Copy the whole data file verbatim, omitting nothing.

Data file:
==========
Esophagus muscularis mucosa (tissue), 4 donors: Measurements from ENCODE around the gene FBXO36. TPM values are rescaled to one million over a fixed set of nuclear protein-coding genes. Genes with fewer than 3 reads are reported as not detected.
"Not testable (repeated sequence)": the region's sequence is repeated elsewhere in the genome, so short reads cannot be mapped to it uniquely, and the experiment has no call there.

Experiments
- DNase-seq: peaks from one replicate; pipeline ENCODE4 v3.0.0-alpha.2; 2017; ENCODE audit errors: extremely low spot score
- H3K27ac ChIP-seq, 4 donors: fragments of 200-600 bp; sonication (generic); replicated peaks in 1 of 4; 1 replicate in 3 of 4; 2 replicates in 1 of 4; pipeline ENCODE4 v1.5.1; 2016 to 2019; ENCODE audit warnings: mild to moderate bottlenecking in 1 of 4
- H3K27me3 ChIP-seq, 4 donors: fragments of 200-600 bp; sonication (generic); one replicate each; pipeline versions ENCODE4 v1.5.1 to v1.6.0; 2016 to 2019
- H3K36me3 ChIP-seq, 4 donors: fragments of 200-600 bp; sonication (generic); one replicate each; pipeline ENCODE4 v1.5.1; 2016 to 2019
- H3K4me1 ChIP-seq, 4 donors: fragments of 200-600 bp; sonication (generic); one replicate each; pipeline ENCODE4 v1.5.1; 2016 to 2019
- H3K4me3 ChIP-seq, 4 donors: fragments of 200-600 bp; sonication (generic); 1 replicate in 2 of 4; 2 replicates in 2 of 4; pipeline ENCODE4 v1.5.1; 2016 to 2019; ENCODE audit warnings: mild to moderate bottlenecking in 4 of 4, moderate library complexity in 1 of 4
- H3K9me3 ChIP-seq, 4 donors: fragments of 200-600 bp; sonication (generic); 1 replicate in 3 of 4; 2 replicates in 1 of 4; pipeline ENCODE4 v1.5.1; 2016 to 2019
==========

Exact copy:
Esophagus muscularis mucosa (tissue), 4 donors: Measurements from ENCODE around the gene FBXO36. TPM values are rescaled to one million over a fixed set of nuclear protein-coding genes. Genes with fewer than 3 reads are reported as not detected.
"Not testable (repeated sequence)": the region's sequence is repeated elsewhere in the genome, so short reads cannot be mapped to it uniquely, and the experiment has no call there.

Experiments
- DNase-seq: peaks from one replicate; pipeline ENCODE4 v3.0.0-alpha.2; 2017; ENCODE audit errors: extremely low spot score
- H3K27ac ChIP-seq, 4 donors: fragments of 200-600 bp; sonication (generic); replicated peaks in 1 of 4; 1 replicate in 3 of 4; 2 replicates in 1 of 4; pipeline ENCODE4 v1.5.1; 2016 to 2019; ENCODE audit warnings: mild to moderate bottlenecking in 1 of 4
- H3K27me3 ChIP-seq, 4 donors: fragments of 200-600 bp; sonication (generic); one replicate each; pipeline versions ENCODE4 v1.5.1 to v1.6.0; 2016 to 2019
- H3K36me3 ChIP-seq, 4 donors: fragments of 200-600 bp; sonication (generic); one replicate each; pipeline ENCODE4 v1.5.1; 2016 to 2019
- H3K4me1 ChIP-seq, 4 donors: fragments of 200-600 bp; sonication (generic); one replicate each; pipeline ENCODE4 v1.5.1; 2016 to 2019
- H3K4me3 ChIP-seq, 4 donors: fragments of 200-600 bp; sonication (generic); 1 replicate in 2 of 4; 2 replicates in 2 of 4; pipeline ENCODE4 v1.5.1; 2016 to 2019; ENCODE audit warnings: mild to moderate bottlenecking in 4 of 4, moderate library complexity in 1 of 4
- H3K9me3 ChIP-seq, 4 donors: fragments of 200-600 bp; sonication (generic); 1 replicate in 3 of 4; 2 replicates in 1 of 4; pipeline ENCODE4 v1.5.1; 2016 to 2019